Butser is described in the guide book as being "neither a prehistoric site, or a museum, but an open air research laboratory where the Romano-Celtic world is being explored by full scale experiments". The roundhouses which featured in the 'Fact and Fable' programme were actually built as just such an experiment: evidence of their circular structure has been available to archaeologists for a long time, from circular rings of post holes found at many locations. The team at Butser drew together all the existing evidence about these houses, and used it to plan their re-construction. The building process threw up all kinds of unanticipated problems, and allowed a much clearer picture of Iron Age technology to emerge. Such 'reconstructive archaeology' is now common-place.
The site at Butser allows you to imagine what life might have been like for the ancient Britons. There are fields sown with varieties of cereals and plants known to have been cultivated by the Celts. And by using evidence from bones and woollen fragments, they have been able to trace the descendants of ancient farm animals, and you can see both Moufflon and Soay sheep grazing at the farm.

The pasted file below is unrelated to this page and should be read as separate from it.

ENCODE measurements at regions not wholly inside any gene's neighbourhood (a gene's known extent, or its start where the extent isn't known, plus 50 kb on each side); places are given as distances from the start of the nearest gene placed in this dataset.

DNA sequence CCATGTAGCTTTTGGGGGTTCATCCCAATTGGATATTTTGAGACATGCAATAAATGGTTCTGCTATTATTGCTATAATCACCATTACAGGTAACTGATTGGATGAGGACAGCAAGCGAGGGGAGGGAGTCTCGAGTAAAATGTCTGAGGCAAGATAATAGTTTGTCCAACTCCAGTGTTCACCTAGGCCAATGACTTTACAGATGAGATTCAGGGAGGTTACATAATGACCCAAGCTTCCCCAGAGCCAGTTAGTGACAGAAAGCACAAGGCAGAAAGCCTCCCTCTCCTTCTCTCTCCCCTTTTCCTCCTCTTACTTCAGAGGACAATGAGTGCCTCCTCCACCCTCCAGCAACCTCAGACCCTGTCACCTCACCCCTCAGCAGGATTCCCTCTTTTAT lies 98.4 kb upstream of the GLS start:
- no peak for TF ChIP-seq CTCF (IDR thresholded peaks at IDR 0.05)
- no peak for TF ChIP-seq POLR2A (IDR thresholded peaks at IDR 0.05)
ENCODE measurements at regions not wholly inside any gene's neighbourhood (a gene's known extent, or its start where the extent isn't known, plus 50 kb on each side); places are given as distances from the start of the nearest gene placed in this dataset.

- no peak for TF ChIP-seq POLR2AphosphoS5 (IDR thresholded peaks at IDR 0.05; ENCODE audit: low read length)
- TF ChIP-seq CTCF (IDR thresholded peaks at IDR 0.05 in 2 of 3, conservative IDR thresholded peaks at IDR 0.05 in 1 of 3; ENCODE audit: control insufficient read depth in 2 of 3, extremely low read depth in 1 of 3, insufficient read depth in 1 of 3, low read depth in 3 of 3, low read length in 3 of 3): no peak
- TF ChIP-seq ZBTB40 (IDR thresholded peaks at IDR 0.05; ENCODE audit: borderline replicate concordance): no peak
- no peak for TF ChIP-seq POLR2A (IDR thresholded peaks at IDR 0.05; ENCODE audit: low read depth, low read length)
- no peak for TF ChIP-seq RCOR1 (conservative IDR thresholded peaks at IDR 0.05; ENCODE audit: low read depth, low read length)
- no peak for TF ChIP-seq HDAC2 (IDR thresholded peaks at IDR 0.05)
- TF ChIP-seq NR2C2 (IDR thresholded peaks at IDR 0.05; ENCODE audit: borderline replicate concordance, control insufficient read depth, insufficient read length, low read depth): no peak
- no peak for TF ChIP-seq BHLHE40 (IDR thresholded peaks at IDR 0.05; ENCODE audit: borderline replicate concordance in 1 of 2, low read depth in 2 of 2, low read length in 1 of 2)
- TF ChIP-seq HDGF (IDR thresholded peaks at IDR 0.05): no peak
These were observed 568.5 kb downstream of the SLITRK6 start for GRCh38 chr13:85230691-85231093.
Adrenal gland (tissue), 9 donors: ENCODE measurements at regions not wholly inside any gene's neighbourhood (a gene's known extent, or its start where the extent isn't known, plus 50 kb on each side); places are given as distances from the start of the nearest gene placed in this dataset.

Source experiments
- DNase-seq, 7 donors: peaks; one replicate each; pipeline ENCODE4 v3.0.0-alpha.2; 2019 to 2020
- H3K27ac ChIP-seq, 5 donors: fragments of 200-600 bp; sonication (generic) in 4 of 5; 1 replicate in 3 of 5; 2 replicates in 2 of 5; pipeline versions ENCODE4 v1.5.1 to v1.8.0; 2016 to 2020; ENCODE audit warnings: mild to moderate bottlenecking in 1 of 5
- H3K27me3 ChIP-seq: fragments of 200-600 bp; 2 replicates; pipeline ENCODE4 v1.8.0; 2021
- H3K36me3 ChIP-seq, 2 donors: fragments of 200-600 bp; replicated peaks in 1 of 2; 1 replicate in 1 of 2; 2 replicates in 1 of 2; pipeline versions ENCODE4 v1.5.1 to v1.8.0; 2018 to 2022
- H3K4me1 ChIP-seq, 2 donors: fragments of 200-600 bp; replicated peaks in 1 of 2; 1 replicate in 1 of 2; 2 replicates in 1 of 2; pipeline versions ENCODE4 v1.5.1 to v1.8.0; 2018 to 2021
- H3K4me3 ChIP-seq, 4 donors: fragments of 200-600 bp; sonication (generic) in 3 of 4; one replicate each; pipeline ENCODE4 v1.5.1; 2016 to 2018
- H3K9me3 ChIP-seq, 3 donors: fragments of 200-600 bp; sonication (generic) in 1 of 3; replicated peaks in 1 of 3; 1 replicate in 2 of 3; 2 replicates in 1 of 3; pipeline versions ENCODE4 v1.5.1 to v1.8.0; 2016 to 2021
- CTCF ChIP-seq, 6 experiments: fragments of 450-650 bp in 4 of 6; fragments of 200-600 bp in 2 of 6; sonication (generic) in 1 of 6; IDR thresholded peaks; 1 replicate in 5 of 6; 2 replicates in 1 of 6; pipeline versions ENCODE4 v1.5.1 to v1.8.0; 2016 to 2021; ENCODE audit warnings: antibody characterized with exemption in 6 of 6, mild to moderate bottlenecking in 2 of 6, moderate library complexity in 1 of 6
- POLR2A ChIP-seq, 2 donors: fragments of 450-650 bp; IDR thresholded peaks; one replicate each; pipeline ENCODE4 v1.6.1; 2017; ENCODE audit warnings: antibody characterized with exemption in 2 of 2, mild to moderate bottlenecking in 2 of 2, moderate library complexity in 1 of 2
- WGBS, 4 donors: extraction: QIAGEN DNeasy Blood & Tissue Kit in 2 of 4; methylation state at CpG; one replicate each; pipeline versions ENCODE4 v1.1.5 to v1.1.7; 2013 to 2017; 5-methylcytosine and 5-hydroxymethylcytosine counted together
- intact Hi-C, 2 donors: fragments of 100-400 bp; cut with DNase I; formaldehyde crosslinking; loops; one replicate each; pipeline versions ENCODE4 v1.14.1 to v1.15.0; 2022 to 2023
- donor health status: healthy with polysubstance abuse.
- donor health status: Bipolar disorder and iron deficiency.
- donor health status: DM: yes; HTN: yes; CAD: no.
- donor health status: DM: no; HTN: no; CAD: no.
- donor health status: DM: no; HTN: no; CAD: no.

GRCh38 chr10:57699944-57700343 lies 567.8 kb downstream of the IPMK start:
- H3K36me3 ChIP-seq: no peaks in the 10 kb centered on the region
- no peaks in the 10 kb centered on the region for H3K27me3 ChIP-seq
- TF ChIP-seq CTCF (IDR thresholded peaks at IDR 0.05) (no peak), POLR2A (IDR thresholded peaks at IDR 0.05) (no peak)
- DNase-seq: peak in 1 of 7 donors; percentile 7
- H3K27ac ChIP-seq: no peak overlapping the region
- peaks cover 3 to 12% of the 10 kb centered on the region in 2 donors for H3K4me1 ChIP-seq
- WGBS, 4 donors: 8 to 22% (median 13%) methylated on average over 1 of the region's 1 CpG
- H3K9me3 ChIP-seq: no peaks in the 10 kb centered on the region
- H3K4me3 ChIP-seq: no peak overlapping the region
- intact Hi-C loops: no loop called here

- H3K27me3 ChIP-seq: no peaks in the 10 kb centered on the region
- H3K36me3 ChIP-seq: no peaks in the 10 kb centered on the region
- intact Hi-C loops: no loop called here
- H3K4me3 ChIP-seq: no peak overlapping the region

The research programme at Butser was set up over 20 years ago, and one of the current projects was featured in 'Fact and Fable': the reconstruction of a Roman Villa, based on the plan of a villa at Sparsholt. The site is open to visitors, who can also have a go at some of the crafts and skills needed to live in the Romano-Celtic world.
Butser Ancient Farm is located off the A3, north of Portsmouth and about 4 miles south of Petersfield.